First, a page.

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Foreign Policy

President Xi: Stop By Detroit for Lessons Learned From Our Bankruptcy

Sep 18 , 2015

When Chinese President Xi arrives in America, he might best take a detour to Detroit and learn from our mistakes. China, in its attempt to straddle capitalism and socialism, is experiencing cracks in their economic system. A lesson to be learned from capitalism is that failure and bankruptcy are possibilities. Rebirth is an important aspect of capitalism.

“It doesn’t matter if a cat is black or white, so long as it catches mice.” “Cross the river by feeling for stones.”  These have been repeated phrases uttered by China’s Deng Xiaoping, who set the country on its current path toward rapid economic growth after Mao Zedong’s disastrous era. China’s economic opening-up worked well enough and were most welcome by the Chinese people, especially after thirty years of the disastrous policies. However, some might say, China’s economy has hit another road-bump.

Laws and Gravity

If there’s an iron rule in economics, it may well be Stein’s Law (named after Herb Stein, former chairman of the Council of Economic Advisers): “If something cannot go on forever, it will stop.” This economic law is a way of forcing leaders to address reality.

China has been misallocating its resources. If it does not change course, the country will continue to stumble, turning the Chinese Dream into a nightmare. While President Xi Jinping is in town this month for his State dinner with President Obama, he should dispatch a team to study Detroit’s bankruptcy.

Denial has consequences

Once more than $18 billion in debt, Detroit became the largest U.S. municipality to ever file for Chapter 9 bankruptcy protection. The city stumbled into disrepair over multiple decades, taking unnecessary risks. Its leaders made both bad and corrupt decisions.

U.S. Bankruptcy Judge, Steven Rhodes, who skillfully guided Detroit’s bankruptcy proceedings, pointed out that the city’s bankruptcy plan allowed the city to shed more than $7 billion of its $18 billion of debt and obligations. The bankruptcy plan also brought its credit rating up from junk status to “investment or nearly investment grade” and treated the city’s creditors as fairly as it could, setting Detroit on course to restore adequate city services.

The city’s troubles not only impacted the image of the city and the people living in it, but it also impacted tens of thousands of people’s pensions and benefits, other creditors, and the economy of the entire region and state. As Detroit’s problems affected outside it’s city bounds, so too has China’s economic troubles affected world currency markets.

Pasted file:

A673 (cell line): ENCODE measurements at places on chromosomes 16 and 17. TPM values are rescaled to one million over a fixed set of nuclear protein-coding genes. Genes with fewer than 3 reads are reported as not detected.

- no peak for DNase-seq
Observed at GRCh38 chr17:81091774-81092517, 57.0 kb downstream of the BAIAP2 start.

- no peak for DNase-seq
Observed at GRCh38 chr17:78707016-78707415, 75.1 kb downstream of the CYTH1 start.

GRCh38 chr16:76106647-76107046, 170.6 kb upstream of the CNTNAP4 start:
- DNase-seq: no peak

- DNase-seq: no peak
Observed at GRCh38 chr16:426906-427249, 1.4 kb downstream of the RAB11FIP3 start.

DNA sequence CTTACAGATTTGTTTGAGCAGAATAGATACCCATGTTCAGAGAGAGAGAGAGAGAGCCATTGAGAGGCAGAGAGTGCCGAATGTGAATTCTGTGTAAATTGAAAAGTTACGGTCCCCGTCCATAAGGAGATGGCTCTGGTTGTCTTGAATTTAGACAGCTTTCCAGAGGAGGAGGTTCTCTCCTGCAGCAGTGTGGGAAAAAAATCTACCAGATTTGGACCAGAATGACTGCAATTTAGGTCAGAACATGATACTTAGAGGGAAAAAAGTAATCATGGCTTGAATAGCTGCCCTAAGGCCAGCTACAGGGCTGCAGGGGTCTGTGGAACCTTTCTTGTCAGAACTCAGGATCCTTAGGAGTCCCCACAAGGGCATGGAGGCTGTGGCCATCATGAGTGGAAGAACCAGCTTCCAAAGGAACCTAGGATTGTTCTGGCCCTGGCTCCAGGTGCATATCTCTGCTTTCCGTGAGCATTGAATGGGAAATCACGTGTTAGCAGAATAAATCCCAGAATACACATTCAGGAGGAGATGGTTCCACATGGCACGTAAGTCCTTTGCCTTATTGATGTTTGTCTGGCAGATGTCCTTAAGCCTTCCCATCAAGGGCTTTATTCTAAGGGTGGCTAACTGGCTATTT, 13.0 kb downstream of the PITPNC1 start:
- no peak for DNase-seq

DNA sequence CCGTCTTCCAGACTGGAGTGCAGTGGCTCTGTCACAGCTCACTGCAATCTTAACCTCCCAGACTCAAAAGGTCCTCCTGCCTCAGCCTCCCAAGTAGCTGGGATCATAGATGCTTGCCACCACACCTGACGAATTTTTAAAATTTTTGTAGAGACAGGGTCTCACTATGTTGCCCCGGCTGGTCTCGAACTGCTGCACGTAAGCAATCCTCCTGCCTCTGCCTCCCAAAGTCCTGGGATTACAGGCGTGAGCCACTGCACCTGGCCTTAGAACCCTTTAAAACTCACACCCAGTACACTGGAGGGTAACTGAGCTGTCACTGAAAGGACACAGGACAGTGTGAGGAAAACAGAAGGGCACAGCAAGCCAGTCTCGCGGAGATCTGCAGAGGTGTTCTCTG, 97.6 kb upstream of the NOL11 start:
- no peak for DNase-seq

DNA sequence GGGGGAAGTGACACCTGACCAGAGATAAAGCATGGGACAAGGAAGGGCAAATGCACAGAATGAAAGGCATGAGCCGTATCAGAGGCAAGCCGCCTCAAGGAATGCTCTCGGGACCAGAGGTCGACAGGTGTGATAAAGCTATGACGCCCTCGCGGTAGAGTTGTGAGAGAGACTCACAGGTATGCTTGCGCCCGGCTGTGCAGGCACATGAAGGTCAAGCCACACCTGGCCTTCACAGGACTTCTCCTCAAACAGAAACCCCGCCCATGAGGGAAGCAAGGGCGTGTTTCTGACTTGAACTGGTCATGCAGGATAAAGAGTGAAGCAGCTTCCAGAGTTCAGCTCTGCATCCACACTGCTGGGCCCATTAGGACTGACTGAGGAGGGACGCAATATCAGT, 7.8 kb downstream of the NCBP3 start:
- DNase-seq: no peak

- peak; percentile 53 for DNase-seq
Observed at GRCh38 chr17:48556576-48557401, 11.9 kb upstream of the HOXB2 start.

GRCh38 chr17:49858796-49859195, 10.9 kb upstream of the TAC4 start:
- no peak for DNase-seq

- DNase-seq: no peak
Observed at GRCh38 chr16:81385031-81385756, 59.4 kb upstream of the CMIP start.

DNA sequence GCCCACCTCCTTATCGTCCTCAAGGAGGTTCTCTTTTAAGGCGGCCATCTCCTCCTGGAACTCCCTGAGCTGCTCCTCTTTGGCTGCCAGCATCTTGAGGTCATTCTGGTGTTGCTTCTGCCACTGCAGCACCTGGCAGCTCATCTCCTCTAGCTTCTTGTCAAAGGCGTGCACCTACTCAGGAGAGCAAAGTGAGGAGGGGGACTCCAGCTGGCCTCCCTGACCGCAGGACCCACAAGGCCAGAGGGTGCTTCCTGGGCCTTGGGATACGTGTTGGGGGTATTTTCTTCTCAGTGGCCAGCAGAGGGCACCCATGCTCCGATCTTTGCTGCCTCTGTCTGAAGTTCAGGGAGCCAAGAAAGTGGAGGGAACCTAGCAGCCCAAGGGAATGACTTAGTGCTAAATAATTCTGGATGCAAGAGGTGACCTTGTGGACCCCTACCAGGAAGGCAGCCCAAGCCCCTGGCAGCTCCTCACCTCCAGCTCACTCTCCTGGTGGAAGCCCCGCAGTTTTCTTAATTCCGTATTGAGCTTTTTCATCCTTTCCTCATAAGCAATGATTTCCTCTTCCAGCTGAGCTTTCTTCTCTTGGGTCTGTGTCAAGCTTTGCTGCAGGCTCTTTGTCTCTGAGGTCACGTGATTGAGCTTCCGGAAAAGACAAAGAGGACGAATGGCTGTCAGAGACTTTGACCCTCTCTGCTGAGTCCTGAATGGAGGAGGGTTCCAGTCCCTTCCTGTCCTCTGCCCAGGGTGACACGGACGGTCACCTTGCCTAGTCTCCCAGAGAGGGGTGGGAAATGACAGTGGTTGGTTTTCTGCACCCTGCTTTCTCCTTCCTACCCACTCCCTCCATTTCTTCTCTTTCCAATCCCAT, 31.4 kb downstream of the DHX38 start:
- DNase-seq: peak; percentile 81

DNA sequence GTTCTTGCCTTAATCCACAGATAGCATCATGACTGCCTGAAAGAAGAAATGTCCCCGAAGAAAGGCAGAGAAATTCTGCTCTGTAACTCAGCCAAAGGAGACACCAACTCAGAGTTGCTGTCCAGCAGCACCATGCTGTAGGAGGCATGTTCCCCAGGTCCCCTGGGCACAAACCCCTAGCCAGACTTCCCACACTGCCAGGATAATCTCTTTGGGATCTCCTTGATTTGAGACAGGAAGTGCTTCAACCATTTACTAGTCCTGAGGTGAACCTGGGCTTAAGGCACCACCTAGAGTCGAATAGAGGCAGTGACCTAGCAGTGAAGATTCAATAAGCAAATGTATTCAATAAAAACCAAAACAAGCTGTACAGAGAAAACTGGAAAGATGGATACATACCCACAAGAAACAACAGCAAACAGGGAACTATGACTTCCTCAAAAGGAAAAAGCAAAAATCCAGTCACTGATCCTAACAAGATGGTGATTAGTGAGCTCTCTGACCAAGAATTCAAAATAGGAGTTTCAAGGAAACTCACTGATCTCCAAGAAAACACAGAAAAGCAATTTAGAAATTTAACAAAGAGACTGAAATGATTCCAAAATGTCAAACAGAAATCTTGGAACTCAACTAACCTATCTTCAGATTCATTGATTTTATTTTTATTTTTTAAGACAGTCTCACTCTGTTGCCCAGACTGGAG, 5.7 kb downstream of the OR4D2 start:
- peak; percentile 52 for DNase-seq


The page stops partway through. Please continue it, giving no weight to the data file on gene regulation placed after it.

While the Detroit bankruptcy was painful, it created a once-in-a-lifetime opportunity to shed useless assets and reinvent the city. This phoenix-like rise of Detroit began the moment leaders came together and made tough, painful decisions so that valued assets could be re-deployed to produce productive outcomes. Only a return to corruption and poor decision-making will drag the city back to the nightmare it exited.

Lessons Learned

These basic lessons learned from Detroit’s situation could be applied to China:

1) If you have a hole in your roof, fix it!  Pretending to patch a hole does not keep the rain out.

2) Real leadership matters. Michigan’s Governor Rick Snyder took a calculated political risk in deciding to stop kicking the can down the road and instead make timely, tough, and painful choices to fix a mess that festered for decades by predecessors. Yes, many other players had a role, but a single leader got the ball rolling.

4) Act like President FDR during the Great Depression when he said, “Do something. If that does not work, do something else. But for God sake do SOMETHING.” By acting, Detroit cut loose the anchors of the past and set sail for a new and better tomorrow.

5) Prevention is key. With truthful leadership, thoughtful decisions, mid-course corrections and not denying reality, most financial calamities can be avoided. Making promises that are knowingly impossible is a prescription for disaster.

6) Budget. Make decisions that are rational and for the long haul. To balance a budget you must increase revenue, decrease expenditures, or have some combination of the two.

Tim Worstall, Forbes Magazine contributor and Senior Fellow at the Adam Smith Institute in London puts it this way:

“The underlying point being that making a loss is not just a problem for the organization that is making a loss. At the level of the whole economy it means that everyone is getting poorer. We have some assets here that are worth, say, $100. We use them to produce something that is worth $90: that’s what making a loss means, that the costs of production are higher than the value of what is produced. Society as a whole is now $10 poorer. This obviously isn’t a situation we want to see continuing. We would much rather, at whatever cost in debt and or shareholder losses, see those assets moved off to do something else, where perhaps $100 worth of assets might make something worth $110, making the society $10 richer.”

China’s leaders must address the fundamental and underlying problems facing their economy. China has companies and municipalities with debt that is not repayable and assets that are being wasted.

Perhaps a look to Detroit might work. See what decades of denial followed by facing reality and making tough choices with solid leadership at the helm can accomplish.

“If something cannot go on forever, it will stop.”

No Country can outrun Stein’s Law.

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